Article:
Edona Vatoci: My influences changed over time. When I started to write my own music and songs, I was really fascinated by Bjork’s album. My influences were mainly women, because I am also a feminist… I was always more attracted to the culture of female artists. I constantly listened to albums by Bjork, PJ Harvey, Radiohead… Blerta Kosova was an inspiration to me as well at the time. [We have been friends] since 2008/9, and by hanging out with her, I saw how she writes her own songs, and it inspired me a lot… as did the concept of being a female in Prishtina, as there are not many alternative artists here, unfortunately. We have two: Zana Nimani and Violeta Rexhepagiqi, from the alternative scene, and unfortunately that is where it ends. Elinda Duni as well… there are not many. And the concept of being a woman singer attracted me, so I gave myself the power, and grew confidence. As such I started to explore and write my own stuff.
On music in Kosovo…
Shpat Deda: There is a lot of talent and there is movement going on in the scene, especially in Prishtina. I am constantly inspired by the blooming internet generation, not only in music but in general. They were raised with borderless influences and have all the tools at their disposal, and there are already flickers of magic happening here and there. It’s an exciting time to be alive, wouldn’t you say?
Blerta Kosova: I would like to have a space where we could, collectively, record and work together. Everyone who is interested in playing, and creating and forming a platform where we can all just work together because I know that there are lots of great musicians here but we lack the communication and the togetherness and that would be really awesome if we could have this house and all the equipment, and work together.
Alban Nuhiu: We had musical capacity, but now we have too little. It is as if that music was buried, as if it is stuck in an archive, as if it is covered by dust. No one is taking it and putting it out there to be seen. For example, when you go online to download music, if you type Albanian music, you will find very little. Why has Albanian music not been exposed?… I don’t know. But we have good music. Like music from the South of Albania. Especially polyphonic music. It’s a culture in itself. It’s music that when you stop and listen to it, those different voices, it resonates a lot of spirituality, deepness. A special spirit. But people do not know of these things, and it is a pity that we did not push them forward. People had so much fun when I played them Southern music. They were proud: “Wow, [I didn’t know] we have such great music.”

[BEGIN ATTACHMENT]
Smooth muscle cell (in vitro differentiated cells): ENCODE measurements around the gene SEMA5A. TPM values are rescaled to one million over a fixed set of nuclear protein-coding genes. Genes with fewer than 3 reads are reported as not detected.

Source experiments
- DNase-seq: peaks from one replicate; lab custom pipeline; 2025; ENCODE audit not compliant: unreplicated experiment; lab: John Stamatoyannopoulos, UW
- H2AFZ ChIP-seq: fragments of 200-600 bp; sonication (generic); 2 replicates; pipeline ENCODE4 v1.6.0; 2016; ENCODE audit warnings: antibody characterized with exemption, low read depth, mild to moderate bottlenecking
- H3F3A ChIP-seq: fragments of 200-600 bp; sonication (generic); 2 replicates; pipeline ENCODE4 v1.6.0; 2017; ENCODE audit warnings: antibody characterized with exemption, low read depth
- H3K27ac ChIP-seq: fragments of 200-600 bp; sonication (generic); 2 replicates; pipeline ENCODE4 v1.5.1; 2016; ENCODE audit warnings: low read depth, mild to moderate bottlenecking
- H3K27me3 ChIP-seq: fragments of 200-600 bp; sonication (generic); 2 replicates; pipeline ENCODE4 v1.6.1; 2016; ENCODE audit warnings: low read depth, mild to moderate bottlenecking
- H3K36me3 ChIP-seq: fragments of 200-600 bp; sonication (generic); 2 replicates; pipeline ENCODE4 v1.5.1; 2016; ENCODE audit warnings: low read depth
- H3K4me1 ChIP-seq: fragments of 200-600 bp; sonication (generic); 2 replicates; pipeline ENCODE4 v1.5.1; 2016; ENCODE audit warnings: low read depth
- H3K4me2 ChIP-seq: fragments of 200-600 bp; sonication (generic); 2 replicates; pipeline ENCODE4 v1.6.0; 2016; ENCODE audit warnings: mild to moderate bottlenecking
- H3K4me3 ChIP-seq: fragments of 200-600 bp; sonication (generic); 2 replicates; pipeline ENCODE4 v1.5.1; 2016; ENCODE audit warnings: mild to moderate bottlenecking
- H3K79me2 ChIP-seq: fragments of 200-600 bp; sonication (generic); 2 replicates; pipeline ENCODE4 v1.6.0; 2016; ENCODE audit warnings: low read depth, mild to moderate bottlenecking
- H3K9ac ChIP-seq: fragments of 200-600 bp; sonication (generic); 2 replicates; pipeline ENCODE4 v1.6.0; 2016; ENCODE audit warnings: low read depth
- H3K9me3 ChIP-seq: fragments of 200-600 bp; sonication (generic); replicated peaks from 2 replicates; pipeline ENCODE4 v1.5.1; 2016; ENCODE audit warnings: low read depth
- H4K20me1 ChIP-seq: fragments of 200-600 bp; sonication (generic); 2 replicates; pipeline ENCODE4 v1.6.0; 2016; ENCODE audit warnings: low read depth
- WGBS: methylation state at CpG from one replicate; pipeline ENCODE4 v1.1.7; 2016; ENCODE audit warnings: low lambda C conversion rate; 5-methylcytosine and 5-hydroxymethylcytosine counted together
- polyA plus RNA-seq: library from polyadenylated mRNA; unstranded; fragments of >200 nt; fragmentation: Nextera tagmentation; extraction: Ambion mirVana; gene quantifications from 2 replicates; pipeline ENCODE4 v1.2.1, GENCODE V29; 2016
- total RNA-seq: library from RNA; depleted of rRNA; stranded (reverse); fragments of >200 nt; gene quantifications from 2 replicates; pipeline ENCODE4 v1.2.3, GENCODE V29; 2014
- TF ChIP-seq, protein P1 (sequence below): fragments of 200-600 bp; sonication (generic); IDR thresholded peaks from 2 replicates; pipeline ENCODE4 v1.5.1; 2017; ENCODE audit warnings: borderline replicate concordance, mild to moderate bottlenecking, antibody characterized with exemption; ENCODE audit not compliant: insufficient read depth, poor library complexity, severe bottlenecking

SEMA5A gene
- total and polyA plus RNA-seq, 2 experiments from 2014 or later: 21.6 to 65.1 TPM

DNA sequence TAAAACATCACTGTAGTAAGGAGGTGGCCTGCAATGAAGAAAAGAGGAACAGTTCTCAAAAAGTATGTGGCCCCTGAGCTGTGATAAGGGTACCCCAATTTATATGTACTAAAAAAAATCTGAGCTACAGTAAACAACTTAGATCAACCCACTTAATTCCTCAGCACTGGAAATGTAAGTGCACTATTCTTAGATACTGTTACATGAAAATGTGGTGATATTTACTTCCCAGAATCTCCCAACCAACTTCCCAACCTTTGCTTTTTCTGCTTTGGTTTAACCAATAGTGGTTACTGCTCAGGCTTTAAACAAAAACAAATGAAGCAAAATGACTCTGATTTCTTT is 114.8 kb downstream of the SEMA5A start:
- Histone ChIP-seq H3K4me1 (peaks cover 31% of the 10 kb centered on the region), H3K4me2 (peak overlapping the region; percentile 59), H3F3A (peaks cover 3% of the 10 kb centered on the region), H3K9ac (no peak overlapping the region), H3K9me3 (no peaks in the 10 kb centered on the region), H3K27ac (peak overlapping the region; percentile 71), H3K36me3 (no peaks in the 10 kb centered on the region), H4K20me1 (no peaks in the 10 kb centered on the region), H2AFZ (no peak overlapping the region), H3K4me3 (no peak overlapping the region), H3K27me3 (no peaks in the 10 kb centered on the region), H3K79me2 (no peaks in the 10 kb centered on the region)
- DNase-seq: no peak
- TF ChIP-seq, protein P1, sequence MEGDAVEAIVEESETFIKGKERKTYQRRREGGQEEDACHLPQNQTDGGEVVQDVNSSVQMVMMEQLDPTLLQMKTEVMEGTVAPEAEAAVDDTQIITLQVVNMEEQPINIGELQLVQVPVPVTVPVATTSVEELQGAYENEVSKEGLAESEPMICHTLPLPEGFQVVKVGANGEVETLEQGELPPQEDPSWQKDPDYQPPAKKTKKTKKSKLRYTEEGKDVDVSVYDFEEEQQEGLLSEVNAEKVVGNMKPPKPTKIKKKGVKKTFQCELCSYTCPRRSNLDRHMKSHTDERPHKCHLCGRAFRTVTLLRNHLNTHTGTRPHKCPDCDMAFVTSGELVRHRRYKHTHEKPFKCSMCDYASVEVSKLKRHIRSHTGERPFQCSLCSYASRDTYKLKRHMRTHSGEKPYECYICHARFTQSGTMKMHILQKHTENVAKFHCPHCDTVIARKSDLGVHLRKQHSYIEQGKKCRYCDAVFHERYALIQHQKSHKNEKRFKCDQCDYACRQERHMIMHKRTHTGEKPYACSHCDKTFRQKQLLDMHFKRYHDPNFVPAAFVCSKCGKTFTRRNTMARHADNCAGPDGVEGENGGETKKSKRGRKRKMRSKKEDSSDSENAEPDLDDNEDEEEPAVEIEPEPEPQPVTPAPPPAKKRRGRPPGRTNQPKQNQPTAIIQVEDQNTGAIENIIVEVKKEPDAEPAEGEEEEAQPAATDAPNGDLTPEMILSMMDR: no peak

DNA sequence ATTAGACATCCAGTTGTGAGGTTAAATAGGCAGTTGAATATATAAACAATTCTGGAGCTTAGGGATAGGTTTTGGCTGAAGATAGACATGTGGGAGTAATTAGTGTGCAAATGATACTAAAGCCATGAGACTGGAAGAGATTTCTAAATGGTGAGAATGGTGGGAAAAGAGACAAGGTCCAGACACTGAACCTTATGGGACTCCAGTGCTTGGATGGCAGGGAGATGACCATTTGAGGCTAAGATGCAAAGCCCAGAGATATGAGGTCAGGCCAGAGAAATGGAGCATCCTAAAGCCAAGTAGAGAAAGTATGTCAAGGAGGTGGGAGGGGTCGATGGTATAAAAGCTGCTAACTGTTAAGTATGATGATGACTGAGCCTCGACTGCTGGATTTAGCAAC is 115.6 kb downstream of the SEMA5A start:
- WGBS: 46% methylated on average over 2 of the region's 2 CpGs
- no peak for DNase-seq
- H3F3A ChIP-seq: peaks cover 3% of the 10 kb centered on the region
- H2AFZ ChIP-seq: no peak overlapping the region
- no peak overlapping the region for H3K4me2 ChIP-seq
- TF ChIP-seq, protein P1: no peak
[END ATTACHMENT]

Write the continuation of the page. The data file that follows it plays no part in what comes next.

Edona Vatoci: It’s not easy for any artist, especially when you are an independent one like me. But luckily I am in good hands, the best ones actually… and my road has always been a challenge. It is a challenge to write on paper, to go to the studio… it’s a long process. Then there’s promotion, the people who listen to it. I am in really good hands with Genc Salihu, Arber [Salihu] and Tomor [Kuci]. They’ve always supported me. Genc is the person that is always our right hand, and plus he works on his own songs. He is the guy that is always behind us, no matter what we do, and he is great help. For my music video… with zero budget, everyone came together. Noar Sahiti, Dritero Mehmetaj, Lum Citaku. There were many people and they all helped so much. I am so grateful that I got to work with such talented people, who have so much willpower. We are making everything independently, with no budget, and they are all coming out as [good] products. We are a small community trying to keep the alternative scene productive, and trying to help each other… I help them with their songs, they help me with mine. It’s essential to stay together, keep the scene alive, and be the voice of this generation and the next.